On this day, the 23rd of November, in 1963, the longest-running and most successful science-fiction television series ever, Doctor Who, first aired on BBC One in the United Kingdom. Since then, the rogue Time Lord has gone through numerous incarnations, travelled throughout the entirety of the past, present, and the future, and is widely celebrated as one of the most iconic and recognisable mainstream cultural icons in the world.

Air Date: 12 May 1996
UK Distributor: BBC One
Original Network: CITV
Stars: Paul McGann, Eric Roberts, Daphne Ashbrook, Yee Jee Tso, and Sylvester McCoy

The Background:
In 1963, Sydney Newman, the Head of Drama at the BBC, commissioned the creation of an educational science-fiction show to fill a gap in the BBC’s schedule, something that would appeal to be children and adults alike. Staff writer Cecil Webber created a brief outline for the show, then known as Dr. Who, but it took a collaborative effort for this concept to be shaped into the debut episode, ‘An Unearthly Child’ (Hussein, 1963). Though the assassination of President John F. Kennedy overshadowed this debut, it fared somewhat better when rerun and the series shot to success with the second episode, which introduced the Doctor’s (Various, but played by William Hartnell at the time) long-running enemies, the Daleks. While Doctor Who reached mainstream popularity during Tom Baker’s time in the role, the show was cancelled in 1989 due to waning interest and a series of unpopular regenerations for the title character (who was then played by McCoy) but continued on in print, such as books and magazines.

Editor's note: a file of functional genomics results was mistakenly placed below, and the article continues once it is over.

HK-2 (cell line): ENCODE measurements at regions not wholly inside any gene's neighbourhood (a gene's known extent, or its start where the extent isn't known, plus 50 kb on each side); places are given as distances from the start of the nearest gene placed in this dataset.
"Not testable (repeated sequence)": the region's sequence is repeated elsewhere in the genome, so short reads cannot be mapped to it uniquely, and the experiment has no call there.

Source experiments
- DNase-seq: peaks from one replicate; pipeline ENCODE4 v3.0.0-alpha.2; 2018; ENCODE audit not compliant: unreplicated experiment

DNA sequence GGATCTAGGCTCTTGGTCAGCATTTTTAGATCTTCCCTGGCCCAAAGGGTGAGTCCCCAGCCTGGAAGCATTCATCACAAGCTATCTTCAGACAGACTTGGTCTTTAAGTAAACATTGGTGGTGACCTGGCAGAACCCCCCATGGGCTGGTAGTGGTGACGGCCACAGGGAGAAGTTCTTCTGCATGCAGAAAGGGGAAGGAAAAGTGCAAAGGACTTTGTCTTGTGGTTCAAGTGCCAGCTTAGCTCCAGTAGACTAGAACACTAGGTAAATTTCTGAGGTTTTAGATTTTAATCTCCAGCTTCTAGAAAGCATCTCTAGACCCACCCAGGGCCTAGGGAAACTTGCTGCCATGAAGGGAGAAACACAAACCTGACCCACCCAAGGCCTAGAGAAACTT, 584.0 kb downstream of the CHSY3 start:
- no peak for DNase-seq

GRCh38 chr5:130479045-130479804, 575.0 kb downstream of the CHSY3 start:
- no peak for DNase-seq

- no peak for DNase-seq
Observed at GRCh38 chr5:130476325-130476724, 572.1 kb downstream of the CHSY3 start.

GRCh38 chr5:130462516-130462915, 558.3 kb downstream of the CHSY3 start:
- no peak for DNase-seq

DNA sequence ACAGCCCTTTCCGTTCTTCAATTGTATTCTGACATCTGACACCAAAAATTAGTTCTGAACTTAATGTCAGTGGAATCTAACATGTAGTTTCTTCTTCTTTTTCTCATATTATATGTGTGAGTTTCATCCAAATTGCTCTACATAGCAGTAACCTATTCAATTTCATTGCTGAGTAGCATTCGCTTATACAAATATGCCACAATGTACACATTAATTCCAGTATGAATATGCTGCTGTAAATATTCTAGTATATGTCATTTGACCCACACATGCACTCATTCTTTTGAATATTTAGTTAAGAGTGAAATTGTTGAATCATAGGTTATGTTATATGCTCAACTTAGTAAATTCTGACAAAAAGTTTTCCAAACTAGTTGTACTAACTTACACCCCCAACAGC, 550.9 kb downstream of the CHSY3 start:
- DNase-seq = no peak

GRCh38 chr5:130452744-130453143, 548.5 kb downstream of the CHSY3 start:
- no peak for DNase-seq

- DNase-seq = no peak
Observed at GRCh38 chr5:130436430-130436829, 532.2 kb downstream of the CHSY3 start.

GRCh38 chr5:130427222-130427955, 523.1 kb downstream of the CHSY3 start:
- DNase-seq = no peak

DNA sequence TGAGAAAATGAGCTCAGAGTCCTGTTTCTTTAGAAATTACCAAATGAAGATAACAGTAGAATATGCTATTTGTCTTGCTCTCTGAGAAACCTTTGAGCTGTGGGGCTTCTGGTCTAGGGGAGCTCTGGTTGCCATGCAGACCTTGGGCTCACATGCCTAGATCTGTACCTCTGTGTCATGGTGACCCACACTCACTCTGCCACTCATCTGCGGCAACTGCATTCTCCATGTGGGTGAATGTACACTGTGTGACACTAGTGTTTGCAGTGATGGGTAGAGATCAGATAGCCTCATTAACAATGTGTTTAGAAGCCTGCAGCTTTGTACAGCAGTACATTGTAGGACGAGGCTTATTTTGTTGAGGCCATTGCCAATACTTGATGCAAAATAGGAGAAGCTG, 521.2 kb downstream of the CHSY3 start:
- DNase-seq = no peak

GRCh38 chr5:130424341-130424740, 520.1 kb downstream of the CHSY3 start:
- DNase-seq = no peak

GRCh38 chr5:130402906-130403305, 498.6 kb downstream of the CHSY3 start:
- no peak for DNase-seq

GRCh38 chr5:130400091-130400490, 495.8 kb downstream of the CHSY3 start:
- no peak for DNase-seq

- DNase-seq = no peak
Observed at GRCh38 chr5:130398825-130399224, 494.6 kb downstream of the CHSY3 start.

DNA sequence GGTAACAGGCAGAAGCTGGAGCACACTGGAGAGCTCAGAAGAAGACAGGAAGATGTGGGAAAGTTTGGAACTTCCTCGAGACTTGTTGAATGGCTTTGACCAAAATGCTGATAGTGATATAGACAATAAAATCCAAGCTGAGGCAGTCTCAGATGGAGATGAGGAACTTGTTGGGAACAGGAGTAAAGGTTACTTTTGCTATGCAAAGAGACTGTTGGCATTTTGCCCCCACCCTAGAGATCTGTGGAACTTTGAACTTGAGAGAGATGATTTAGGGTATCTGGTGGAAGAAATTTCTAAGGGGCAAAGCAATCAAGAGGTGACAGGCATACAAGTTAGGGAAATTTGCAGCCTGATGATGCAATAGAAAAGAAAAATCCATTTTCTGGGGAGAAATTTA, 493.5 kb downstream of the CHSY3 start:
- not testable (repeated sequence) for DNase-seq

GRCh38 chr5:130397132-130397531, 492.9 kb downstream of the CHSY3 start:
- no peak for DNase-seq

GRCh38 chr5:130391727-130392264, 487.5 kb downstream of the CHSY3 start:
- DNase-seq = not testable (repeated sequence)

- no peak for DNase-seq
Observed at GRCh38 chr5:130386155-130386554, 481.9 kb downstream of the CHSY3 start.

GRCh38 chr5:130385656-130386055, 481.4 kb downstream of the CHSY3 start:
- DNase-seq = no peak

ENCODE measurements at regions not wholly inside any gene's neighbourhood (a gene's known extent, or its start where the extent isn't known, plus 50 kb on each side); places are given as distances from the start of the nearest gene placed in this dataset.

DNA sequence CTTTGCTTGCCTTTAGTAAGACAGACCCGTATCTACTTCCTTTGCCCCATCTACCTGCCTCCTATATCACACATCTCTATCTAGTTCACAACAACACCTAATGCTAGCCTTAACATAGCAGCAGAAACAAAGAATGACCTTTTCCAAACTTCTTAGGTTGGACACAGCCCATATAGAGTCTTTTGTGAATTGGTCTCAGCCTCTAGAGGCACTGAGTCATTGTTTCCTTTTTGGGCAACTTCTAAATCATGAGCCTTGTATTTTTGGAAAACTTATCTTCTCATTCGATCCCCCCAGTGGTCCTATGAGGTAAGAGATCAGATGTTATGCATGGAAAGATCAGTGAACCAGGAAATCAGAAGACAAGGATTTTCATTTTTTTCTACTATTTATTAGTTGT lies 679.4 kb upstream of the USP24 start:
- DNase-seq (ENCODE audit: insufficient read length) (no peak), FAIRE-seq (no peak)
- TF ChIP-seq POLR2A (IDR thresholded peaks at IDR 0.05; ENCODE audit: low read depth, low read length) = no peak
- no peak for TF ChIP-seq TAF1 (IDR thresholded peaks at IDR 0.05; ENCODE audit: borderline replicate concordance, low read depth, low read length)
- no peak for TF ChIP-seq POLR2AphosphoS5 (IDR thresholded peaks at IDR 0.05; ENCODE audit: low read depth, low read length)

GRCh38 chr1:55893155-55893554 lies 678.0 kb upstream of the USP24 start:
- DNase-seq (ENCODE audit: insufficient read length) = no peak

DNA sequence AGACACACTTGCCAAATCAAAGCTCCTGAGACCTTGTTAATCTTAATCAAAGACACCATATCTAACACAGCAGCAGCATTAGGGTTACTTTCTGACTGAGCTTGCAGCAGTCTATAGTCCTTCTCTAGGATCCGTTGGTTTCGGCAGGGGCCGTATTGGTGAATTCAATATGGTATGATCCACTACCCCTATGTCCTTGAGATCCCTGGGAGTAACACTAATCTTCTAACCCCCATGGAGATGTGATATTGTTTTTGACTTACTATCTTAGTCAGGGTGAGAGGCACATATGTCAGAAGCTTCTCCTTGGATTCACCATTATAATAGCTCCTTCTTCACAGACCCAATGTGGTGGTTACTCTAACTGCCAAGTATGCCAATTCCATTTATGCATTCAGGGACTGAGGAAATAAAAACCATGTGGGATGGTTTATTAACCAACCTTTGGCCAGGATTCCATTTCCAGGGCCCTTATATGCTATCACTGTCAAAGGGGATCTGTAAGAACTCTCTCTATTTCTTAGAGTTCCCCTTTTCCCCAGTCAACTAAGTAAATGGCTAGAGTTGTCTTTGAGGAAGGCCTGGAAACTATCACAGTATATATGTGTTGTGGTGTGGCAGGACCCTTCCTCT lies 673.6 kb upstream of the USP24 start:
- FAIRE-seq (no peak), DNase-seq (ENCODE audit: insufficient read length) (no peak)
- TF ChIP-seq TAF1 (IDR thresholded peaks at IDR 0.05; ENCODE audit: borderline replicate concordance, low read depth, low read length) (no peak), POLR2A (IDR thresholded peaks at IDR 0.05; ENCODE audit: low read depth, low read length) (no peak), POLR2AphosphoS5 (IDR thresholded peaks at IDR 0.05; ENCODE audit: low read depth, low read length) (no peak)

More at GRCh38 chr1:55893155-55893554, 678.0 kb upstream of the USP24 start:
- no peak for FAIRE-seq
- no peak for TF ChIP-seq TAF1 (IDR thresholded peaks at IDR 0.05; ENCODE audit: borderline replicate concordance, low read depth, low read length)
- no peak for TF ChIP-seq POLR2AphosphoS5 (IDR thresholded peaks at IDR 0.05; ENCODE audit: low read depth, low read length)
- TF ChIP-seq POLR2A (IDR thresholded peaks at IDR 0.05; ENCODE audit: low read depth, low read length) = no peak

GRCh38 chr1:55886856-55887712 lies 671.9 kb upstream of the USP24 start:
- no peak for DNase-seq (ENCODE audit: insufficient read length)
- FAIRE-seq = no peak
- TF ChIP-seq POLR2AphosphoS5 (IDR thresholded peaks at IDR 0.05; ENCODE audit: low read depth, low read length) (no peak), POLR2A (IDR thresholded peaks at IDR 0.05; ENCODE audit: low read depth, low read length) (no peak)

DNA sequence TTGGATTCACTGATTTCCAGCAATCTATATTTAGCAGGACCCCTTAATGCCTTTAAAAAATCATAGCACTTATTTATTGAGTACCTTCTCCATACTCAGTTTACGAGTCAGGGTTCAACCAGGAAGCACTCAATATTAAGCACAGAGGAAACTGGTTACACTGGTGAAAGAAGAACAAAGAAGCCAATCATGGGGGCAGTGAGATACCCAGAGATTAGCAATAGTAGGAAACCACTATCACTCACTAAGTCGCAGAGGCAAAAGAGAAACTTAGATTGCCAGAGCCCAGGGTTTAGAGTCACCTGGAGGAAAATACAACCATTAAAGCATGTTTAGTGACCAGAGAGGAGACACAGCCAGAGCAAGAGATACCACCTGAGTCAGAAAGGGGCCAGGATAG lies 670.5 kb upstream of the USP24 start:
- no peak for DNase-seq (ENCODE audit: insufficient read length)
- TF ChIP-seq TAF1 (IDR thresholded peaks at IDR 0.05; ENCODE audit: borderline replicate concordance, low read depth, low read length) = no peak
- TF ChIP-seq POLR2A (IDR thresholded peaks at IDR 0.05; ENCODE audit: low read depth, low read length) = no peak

Doctor Who’s immense popularity had waned by the end of the eighties.

In the mid-nineties, however, producer Philip Segal negotiated a revival of the series, which was originally going to be a complete, American-made and set reboot until writer Matthew Jacobs persuaded the filmmakers to tie it into the existing continuity. Many actors audition for the title role, some of whom would go on to play the Doctor years later, before Paul McGann was cast but, while McGann’s performance was received rather well, the feature-length episode failed to find an audience or impress in the United Kingdom and, especially, in the United States. While the film was largely glossed over when the show was eventually revived in 2005, McGann’s Doctor was actually one of the longest-running incarnations of the character, the first official Doctor I actually saw onscreen, and made a welcome return in the ‘Night of the Doctor’ (Hayes, 2013) special as part of the show’s fiftieth anniversary.

The Plot:
Whilst returning to Gallifrey with the remains of his old nemesis, the Master (Gordon Tipple), the Doctor’s (McCoy) TARDIS (Time and Relative Dimension in Space) is damaged and is fatally wounded upon making an emergency landing in San Francisco on the eve of the million. After regenerating into his eighth incarnation (McGann), the Doctor suffers from amnesia while the Master assumes possesses a new body (Robert) and plots to steal the Doctor’s remaining regenerations and destroy the Earth in the process.